In Austin, Texas, work on a $240 million pro soccer stadium was deemed “nonessential’’ last week and so construction was expected to end. But among sports projects, that appeared to be the exception of the rule.

 

Facilities earning “essential’’ status were moving forward. Those included: Protective Stadium, a 45,000-seat football stadium for the University of Alabama at Birmingham being built for $179 million; West End Stadium, a Major League Soccer team in Cincinnati being built for $250 million; and $118 million renovation of the Carrier Dome in Syracuse, New York, home of the Syracuse University football team.

 

Though the companies at those sites have not reported that any of its workers have tested positive for COVID-19, there’s clearly a risk. Two members of the North America's Building Trades Unions have died from the coronavirus, said McGarvey, and construction companies in at least 12 states have confirmed workers on their sites have tested positive for COVID-19.

 

But McGarvey said there’s been a much higher rate of confirmed positives and deaths related to COVID-19 among first responders.

 

“I think the numbers are something that we worry about, but compared to the other critical operations that are still going on, our numbers appear to be OK,’’ he said.

 

He also said he's confident construction workers will stand up for themselves..

 

“There’s been a couple of job sites across the country where the men and women on the job site weren’t satisfied with what the owner and contractor had put in place for safety protocols on the project, and they walked off the project,’’ McGarvey said. “And guess what happened? The protocols were put in place.’’

 

McGarvey echoes the sentiment of the companies overseeing construction of the two NFL stadiums — that sufficient safety protocols are in place for construction to continue. But uncertainty lingers.

Last week, the day it was announced that a worker at the Raiders’ new home, Allegiant Stadium, had tested positive for COVID-19, the state of Nevada issued a letter of warning.

 

During intermittent surveys of active work sites in Nevada, it is “visibly obvious that employees are still being directed/allowed to work in close proximity (less than six feet of separation) from other staff,’’ according to a copy of the letter issued by the Nevada Occupational Safety and Heath Administration. The letter also stated that any construction project violating the emergency guidelines would be subject to penalty or closure.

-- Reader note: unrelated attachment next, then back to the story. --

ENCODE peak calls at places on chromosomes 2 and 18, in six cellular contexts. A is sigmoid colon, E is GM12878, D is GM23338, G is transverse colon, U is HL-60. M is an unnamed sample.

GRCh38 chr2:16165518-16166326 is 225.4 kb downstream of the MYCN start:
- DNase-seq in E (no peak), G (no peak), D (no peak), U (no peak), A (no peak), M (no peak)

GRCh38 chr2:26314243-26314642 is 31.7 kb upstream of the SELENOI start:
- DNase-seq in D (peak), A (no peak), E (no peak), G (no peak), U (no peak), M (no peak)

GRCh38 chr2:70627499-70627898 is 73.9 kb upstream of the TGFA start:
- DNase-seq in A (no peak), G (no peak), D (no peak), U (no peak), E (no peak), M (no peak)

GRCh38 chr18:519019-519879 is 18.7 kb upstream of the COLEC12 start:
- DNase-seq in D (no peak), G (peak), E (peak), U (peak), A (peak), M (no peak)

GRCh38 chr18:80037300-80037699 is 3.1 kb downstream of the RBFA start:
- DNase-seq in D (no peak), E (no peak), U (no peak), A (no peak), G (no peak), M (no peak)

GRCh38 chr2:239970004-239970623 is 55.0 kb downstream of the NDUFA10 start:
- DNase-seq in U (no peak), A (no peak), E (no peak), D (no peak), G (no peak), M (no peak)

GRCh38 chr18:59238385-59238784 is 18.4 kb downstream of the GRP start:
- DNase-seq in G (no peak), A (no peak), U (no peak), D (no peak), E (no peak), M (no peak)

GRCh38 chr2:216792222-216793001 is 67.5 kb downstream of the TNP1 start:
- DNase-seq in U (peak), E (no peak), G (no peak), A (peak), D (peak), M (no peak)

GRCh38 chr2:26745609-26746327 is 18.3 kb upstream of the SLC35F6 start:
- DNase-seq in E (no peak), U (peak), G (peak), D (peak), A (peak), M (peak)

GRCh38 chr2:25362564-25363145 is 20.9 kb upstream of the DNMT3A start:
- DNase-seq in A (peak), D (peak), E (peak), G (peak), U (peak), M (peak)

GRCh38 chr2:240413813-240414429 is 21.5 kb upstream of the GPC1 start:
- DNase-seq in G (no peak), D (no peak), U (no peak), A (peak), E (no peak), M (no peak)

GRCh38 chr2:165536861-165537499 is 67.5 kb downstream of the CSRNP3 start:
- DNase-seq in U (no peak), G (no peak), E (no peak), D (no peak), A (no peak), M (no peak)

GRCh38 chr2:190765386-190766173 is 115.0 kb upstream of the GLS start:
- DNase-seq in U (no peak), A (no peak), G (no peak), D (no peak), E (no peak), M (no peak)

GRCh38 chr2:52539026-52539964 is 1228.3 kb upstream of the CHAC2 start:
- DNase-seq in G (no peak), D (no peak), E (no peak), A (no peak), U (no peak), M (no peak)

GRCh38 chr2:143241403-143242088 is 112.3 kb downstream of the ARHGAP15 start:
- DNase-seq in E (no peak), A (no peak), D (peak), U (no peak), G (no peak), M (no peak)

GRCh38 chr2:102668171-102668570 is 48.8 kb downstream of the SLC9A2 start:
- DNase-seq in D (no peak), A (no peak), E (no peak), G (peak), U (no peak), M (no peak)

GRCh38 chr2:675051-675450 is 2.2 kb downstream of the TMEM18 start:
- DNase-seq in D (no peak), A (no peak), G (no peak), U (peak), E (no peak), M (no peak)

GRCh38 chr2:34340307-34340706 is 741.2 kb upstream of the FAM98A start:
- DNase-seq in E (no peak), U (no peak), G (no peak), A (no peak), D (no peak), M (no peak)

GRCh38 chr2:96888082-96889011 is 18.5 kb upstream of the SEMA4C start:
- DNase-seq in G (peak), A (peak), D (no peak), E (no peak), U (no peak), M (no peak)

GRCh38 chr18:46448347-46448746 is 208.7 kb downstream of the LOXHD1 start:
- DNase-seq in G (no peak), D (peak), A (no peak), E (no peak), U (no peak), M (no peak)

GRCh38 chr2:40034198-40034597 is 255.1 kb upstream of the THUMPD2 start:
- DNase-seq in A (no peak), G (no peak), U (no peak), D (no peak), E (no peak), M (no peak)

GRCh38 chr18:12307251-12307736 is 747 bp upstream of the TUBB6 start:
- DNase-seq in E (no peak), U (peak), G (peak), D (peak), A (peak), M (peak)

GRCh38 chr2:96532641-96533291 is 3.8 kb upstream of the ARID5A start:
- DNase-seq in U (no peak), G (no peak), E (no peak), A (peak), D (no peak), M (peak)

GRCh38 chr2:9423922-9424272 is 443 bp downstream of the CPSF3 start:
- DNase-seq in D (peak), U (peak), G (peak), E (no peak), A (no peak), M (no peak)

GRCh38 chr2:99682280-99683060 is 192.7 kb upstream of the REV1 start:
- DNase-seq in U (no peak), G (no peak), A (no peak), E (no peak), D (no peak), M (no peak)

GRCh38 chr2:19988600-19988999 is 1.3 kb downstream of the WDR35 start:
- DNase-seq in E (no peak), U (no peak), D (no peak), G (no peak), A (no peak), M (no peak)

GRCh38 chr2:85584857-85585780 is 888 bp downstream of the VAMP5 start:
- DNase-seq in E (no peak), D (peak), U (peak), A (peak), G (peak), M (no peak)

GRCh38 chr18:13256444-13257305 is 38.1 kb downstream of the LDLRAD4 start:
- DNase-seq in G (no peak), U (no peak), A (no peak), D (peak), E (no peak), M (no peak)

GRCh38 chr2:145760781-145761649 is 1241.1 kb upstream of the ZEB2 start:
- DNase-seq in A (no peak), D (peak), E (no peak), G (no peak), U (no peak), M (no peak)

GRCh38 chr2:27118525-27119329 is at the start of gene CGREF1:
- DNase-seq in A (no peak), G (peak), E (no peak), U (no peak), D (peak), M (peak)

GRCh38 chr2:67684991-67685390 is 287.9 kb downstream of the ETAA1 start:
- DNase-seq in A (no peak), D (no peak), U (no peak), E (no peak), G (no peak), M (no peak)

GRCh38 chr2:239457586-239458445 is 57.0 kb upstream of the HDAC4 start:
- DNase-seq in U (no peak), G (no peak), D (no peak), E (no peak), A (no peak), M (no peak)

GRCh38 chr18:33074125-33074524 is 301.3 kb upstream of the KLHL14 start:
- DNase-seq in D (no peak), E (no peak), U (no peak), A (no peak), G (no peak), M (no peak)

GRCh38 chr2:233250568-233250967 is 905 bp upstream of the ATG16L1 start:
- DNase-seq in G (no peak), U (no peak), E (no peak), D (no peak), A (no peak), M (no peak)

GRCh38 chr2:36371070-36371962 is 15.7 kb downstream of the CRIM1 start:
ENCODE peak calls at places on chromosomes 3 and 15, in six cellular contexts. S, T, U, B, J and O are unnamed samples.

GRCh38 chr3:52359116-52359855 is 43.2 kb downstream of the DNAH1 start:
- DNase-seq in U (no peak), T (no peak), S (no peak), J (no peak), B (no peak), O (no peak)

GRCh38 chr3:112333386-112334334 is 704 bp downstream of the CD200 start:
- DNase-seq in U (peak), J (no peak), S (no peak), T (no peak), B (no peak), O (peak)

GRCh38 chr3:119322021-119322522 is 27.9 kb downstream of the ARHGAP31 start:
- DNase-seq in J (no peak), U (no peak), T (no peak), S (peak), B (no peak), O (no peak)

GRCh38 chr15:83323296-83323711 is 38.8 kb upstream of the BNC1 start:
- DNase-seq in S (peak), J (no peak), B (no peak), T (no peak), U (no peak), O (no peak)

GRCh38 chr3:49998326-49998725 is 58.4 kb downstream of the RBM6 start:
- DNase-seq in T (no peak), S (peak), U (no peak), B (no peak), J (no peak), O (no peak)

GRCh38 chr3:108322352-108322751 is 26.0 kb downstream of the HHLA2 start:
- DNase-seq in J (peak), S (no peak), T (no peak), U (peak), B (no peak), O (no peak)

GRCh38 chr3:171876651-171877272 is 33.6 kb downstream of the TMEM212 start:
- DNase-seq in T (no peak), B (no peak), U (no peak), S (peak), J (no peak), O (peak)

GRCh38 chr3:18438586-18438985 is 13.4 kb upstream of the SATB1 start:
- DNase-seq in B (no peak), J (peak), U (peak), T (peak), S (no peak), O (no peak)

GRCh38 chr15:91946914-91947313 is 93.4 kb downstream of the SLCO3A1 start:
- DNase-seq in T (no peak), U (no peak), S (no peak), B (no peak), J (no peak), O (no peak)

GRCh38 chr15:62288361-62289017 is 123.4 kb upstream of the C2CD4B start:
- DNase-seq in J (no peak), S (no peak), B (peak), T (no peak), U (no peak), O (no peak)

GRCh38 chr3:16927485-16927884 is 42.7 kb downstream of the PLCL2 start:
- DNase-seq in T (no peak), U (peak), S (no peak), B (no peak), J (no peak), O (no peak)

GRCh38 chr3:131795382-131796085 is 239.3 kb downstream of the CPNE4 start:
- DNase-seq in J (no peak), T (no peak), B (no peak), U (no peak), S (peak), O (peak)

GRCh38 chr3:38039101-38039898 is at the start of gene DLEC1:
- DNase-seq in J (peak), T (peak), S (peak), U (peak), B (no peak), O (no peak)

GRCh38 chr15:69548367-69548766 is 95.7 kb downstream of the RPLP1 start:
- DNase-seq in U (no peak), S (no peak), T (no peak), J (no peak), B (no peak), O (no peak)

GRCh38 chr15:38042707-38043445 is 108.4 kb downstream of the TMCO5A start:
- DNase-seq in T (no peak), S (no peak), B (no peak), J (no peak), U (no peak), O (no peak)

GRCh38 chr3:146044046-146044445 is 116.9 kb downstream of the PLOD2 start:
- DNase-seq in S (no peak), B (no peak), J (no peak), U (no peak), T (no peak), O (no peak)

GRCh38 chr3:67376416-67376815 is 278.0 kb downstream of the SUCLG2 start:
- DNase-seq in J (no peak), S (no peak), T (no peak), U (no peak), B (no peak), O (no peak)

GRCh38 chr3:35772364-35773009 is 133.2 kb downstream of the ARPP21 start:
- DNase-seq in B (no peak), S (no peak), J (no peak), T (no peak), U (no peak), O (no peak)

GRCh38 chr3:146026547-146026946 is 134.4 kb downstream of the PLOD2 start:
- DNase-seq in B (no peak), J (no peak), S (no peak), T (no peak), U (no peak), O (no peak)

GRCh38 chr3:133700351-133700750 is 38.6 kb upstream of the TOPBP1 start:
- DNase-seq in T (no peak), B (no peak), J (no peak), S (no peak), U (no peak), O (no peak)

Teri Williams, a public information officer for Nevada’s Department of Business and Industry, said she could not provide information about specific job sites. Steve Hill, chairman of the Raiders’ stadium board, said he thinks the project is in full compliance with the new guidelines.

In Inglewood, longtime resident Diane Sambrano expressed concern while noting that the sports world has been shut down because of health risks stemming from the coronavirus.

 

"So if the players can’t play together and other construction comes to a  halt, I’m not sure why stadiums get an exception,'' he said. "We’re all being asked to stay in to limit exposure, and yet that doesn’t seem to apply to the sports (construction projects).

 

 “There must a reason that other industries have been limited in their gathering other people together, and somehow I don't think construction workers by virtue of their job description have a much greater immune system set up.’’

 

https://www.usatoday.com/story/money/2020/04/03/coronavirus-even-covid-19-sports-stadium-construction-goes/5088577002/

 

 

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32 minutes ago, Cricket said:

 

This sounds like a great idea.  

 

Questions:  

 

How much is the CEO (and other high-ranking officials) of each of those organization paid each year?  

 

And has any of those officials volunteered to cut his/her pay during this difficult time as this country (and the world) battles through and recovers from the Covid-19 pandemic?

 

Other than the United Way, I would say a good group.  I lost faith and respect in the United Way decades ago. 

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Interesting:

 

Raiders, NFL cleared for virtual offseason program

 

Updated April 13, 2020 - 6:53 pm

With the short- and long-term uncertainty and restrictions created by COVID-19 continually hovering, the NFL and NFL Players Association have devised a plan to conduct a voluntary offseason program.

 

It is anything but normal. And it will pit the most technologically sound teams against the ones behind that important curve.